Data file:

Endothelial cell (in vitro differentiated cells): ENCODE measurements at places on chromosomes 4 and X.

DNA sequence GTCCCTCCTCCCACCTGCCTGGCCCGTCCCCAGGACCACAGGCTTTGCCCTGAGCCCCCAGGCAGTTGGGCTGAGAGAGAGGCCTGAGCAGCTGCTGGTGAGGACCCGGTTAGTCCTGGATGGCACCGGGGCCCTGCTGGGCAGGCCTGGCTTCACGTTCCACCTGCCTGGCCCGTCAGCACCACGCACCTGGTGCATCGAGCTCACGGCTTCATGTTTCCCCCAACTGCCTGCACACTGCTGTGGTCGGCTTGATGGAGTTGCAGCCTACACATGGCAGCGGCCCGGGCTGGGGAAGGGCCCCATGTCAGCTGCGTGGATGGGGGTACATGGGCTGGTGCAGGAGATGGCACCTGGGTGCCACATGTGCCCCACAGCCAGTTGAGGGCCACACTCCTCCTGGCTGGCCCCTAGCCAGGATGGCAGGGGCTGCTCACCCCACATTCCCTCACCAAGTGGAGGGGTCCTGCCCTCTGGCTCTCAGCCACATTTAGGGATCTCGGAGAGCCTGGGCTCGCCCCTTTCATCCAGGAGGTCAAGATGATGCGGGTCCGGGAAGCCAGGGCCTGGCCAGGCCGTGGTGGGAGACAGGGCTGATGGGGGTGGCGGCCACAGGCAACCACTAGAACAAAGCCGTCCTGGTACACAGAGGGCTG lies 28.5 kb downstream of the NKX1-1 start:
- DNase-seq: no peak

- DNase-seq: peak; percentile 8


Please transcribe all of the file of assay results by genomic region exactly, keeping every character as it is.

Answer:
Endothelial cell (in vitro differentiated cells): ENCODE measurements at places on chromosomes 4 and X.

DNA sequence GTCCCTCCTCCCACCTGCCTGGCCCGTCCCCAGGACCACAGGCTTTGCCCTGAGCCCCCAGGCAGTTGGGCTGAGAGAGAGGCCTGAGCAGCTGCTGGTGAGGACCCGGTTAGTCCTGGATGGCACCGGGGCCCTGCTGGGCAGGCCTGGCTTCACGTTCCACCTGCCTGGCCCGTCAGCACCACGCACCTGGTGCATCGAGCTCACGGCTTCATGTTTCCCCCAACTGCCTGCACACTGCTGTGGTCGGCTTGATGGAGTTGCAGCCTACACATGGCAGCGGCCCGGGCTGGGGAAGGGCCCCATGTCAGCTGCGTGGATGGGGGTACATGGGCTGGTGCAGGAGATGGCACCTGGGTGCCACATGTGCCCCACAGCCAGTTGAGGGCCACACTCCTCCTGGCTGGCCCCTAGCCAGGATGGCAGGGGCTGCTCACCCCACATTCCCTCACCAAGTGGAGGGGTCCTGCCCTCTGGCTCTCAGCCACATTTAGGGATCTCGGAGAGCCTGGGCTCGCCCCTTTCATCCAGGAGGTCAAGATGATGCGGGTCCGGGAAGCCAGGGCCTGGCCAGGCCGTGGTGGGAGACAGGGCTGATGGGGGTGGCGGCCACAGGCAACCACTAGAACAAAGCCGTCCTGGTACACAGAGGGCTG lies 28.5 kb downstream of the NKX1-1 start:
- DNase-seq: no peak

- DNase-seq: peak; percentile 8